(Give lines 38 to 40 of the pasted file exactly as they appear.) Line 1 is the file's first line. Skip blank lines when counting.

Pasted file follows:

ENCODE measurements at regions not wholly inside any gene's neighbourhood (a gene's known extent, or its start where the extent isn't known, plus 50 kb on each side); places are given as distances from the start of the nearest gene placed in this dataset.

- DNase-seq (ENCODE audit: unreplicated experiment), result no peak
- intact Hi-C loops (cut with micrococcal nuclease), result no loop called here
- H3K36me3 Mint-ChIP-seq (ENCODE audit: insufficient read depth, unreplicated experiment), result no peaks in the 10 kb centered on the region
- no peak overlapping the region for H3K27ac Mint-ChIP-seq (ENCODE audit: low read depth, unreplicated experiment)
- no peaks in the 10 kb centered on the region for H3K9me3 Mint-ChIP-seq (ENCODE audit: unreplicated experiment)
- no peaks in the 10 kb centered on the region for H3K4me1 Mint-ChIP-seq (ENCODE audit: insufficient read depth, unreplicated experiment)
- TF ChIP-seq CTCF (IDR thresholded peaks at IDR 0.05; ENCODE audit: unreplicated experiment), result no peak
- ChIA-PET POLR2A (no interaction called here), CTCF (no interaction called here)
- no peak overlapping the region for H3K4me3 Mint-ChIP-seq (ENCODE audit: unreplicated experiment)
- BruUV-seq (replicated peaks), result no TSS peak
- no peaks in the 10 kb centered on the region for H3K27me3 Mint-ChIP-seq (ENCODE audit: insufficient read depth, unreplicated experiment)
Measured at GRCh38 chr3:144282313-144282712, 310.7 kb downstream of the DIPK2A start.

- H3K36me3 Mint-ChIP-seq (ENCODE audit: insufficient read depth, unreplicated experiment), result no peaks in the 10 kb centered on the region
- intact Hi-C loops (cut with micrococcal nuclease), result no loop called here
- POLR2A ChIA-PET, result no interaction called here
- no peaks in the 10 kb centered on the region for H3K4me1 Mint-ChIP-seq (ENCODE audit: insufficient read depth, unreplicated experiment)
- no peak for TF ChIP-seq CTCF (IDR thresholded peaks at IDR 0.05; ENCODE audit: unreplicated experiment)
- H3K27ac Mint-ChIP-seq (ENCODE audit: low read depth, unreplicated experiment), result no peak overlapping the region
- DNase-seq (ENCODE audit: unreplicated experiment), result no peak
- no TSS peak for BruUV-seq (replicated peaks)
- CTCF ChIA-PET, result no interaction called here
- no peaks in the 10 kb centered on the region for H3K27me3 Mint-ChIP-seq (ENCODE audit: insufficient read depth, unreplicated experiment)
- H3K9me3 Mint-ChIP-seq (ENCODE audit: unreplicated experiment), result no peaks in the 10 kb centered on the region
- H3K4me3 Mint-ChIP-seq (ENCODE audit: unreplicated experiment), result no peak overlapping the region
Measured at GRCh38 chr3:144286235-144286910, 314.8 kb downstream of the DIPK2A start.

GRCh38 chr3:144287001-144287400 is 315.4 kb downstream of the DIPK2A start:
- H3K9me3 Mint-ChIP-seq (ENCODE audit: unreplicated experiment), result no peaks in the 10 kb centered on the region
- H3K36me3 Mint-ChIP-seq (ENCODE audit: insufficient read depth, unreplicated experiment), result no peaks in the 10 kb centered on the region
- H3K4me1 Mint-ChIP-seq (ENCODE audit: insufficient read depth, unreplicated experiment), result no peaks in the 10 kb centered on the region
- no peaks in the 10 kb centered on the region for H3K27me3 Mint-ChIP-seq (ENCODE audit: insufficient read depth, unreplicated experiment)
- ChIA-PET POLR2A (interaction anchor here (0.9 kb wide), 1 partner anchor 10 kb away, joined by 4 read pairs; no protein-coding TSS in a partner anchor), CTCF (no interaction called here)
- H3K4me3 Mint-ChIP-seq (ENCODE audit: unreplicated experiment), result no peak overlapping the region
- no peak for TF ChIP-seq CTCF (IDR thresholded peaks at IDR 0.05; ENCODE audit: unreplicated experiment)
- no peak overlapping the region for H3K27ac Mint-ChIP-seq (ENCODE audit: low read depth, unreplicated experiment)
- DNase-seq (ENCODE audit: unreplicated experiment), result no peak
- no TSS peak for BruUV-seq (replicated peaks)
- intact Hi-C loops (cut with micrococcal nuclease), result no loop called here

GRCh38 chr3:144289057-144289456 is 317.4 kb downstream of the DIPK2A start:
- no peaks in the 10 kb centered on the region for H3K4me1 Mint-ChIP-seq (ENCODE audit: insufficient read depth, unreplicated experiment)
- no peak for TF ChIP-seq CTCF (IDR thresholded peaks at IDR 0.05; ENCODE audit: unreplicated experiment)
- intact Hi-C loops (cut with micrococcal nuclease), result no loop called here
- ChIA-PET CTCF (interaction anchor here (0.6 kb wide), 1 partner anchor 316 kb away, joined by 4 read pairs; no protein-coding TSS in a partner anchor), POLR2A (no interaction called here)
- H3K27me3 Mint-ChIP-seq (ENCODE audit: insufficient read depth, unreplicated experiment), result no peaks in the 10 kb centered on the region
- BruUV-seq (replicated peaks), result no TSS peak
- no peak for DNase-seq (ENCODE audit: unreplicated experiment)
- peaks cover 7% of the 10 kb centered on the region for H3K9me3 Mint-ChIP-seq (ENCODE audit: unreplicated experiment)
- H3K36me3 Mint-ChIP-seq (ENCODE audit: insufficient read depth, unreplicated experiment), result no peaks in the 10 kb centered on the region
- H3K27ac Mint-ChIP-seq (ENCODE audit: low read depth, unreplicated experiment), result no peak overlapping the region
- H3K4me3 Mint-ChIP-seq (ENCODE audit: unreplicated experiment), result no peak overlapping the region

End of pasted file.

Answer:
- intact Hi-C loops (cut with micrococcal nuclease), result no loop called here

GRCh38 chr3:144289057-144289456 is 317.4 kb downstream of the DIPK2A start:
- no peaks in the 10 kb centered on the region for H3K4me1 Mint-ChIP-seq (ENCODE audit: insufficient read depth, unreplicated experiment)